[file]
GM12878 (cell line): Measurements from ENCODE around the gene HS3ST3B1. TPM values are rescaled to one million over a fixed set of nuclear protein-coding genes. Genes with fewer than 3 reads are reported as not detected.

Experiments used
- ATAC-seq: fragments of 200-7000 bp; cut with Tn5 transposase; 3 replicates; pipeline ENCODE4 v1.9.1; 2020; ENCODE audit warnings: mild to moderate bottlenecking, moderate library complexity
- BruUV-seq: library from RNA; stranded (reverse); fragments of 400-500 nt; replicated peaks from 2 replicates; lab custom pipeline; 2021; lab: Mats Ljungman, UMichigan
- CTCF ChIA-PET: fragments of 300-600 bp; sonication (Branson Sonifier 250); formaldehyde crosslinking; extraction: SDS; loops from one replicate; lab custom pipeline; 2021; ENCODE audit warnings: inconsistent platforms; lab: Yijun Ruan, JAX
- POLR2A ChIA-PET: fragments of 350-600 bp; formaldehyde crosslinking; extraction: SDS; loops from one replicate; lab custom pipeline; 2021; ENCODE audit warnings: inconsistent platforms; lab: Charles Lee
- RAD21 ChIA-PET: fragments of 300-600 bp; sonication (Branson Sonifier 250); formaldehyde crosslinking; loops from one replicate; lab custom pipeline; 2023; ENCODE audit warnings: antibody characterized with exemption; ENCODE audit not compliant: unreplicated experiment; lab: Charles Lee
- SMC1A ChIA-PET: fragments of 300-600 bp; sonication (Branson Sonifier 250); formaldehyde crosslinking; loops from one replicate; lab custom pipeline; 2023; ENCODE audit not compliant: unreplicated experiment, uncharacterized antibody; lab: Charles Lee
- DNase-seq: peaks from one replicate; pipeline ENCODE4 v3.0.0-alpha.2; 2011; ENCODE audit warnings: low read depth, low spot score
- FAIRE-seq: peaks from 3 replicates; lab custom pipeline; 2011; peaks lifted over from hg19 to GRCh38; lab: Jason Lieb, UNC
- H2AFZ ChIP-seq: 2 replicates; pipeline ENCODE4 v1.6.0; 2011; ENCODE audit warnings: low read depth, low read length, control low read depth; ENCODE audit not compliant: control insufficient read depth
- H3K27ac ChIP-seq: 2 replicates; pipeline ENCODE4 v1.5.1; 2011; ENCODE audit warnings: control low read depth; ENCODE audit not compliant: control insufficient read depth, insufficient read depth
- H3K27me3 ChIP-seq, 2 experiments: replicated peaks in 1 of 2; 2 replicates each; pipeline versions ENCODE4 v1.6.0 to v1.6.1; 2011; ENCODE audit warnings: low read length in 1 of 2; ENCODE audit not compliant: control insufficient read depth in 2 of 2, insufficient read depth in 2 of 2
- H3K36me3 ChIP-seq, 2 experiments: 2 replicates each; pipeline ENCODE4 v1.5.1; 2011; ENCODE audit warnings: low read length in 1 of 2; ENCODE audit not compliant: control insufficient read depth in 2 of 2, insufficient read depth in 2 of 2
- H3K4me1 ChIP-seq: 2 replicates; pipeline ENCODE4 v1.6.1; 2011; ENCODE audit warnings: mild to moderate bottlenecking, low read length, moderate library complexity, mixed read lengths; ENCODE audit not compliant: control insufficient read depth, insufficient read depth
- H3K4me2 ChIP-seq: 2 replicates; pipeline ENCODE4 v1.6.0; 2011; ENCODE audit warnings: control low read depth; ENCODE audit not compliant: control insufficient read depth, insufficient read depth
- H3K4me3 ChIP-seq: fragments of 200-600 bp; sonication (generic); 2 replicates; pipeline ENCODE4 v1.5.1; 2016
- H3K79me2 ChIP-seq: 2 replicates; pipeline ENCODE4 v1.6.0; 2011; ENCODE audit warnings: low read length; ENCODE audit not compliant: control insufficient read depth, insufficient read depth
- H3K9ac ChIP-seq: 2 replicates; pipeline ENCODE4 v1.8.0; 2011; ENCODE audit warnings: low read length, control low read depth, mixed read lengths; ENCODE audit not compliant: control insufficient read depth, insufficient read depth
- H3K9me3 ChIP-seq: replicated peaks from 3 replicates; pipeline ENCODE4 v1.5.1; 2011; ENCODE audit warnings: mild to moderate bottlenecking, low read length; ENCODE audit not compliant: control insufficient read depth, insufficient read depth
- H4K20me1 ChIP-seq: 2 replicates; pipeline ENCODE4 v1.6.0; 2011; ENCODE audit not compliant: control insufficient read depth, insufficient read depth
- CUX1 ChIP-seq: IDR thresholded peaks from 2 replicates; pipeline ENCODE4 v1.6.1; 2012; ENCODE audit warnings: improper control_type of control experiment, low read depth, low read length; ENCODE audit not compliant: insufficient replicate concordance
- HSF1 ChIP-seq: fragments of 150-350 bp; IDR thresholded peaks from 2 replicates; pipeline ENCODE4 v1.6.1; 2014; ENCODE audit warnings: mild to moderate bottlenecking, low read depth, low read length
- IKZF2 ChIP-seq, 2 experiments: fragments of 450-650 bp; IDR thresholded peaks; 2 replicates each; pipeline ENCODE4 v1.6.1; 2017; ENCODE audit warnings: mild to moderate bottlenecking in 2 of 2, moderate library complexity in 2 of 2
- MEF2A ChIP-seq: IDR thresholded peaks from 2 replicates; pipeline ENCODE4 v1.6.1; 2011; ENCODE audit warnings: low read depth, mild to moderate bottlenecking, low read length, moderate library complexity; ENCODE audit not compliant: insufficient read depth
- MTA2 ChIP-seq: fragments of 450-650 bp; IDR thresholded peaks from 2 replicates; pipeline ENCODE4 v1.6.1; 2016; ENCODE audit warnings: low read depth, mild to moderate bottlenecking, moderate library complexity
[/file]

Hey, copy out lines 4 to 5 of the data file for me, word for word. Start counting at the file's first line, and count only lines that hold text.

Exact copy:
- BruUV-seq: library from RNA; stranded (reverse); fragments of 400-500 nt; replicated peaks from 2 replicates; lab custom pipeline; 2021; lab: Mats Ljungman, UMichigan
- CTCF ChIA-PET: fragments of 300-600 bp; sonication (Branson Sonifier 250); formaldehyde crosslinking; extraction: SDS; loops from one replicate; lab custom pipeline; 2021; ENCODE audit warnings: inconsistent platforms; lab: Yijun Ruan, JAX